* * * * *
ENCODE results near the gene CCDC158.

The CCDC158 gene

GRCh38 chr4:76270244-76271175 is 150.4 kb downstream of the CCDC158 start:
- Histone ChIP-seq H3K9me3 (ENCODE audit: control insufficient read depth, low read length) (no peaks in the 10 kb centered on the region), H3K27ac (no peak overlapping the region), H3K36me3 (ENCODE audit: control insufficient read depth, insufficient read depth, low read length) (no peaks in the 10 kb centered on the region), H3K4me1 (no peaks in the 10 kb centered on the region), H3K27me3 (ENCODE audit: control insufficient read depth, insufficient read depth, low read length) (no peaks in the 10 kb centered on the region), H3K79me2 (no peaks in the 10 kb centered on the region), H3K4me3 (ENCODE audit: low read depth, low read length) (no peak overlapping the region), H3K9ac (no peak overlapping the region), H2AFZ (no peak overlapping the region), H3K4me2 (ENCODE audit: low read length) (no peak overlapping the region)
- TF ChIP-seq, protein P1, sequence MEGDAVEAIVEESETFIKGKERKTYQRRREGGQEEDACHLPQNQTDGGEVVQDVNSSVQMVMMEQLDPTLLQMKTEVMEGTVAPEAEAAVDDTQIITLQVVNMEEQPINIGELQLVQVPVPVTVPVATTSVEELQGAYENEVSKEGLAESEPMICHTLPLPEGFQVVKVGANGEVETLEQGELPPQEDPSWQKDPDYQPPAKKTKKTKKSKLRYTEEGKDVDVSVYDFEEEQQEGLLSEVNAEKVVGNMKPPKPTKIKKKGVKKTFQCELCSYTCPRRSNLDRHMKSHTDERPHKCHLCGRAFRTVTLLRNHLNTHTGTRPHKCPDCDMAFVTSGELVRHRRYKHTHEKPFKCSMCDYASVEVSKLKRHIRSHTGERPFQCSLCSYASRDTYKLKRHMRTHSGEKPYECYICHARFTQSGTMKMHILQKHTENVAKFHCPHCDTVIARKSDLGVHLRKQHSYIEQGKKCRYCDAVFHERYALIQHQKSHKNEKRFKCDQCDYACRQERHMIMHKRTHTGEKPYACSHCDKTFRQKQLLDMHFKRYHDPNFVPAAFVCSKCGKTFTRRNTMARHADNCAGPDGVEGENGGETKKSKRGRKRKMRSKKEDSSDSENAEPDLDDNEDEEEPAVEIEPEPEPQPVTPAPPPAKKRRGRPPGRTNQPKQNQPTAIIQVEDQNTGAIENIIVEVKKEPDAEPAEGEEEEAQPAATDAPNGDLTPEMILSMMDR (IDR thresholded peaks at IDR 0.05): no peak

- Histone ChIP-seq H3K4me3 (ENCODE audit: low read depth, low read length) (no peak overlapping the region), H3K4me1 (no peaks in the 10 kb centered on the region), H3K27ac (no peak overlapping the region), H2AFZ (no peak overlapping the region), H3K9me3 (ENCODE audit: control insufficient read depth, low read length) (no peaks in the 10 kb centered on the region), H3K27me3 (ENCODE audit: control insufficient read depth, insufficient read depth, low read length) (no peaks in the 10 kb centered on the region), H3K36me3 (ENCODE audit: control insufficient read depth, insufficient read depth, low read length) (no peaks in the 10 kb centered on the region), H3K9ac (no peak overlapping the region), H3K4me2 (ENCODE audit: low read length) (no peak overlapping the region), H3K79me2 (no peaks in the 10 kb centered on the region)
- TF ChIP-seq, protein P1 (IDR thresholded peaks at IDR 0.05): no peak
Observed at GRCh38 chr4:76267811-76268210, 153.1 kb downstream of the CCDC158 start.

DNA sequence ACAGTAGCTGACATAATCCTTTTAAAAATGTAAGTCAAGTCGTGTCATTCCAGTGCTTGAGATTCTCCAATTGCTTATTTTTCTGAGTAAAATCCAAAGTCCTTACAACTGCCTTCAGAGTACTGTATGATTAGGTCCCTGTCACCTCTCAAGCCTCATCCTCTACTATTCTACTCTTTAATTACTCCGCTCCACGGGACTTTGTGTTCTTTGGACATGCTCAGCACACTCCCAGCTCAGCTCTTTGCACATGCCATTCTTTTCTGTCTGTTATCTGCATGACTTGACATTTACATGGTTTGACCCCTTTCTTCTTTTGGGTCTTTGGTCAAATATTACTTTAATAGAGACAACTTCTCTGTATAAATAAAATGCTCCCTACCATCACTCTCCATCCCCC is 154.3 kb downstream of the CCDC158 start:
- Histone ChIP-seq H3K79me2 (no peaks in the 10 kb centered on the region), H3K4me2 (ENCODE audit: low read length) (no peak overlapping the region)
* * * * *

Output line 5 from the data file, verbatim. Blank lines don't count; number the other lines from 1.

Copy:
- TF ChIP-seq, protein P1, sequence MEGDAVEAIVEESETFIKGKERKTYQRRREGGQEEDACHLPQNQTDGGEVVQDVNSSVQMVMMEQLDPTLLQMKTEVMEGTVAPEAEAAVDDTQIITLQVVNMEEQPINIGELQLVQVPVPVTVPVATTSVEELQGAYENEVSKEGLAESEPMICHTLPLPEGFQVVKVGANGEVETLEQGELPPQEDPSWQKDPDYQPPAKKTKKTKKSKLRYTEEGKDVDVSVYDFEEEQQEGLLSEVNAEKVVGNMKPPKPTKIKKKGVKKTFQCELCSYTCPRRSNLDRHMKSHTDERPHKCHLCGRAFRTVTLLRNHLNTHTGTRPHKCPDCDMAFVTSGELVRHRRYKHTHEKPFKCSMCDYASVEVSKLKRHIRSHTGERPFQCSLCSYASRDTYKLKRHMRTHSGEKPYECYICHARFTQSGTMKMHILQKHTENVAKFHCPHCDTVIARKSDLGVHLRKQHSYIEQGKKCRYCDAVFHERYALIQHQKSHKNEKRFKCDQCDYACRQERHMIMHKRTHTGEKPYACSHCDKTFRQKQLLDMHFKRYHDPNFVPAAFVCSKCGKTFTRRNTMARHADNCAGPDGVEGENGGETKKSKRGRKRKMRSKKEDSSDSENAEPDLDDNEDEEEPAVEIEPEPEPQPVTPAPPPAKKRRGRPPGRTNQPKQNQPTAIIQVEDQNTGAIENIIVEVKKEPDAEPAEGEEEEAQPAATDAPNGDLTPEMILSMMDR (IDR thresholded peaks at IDR 0.05): no peak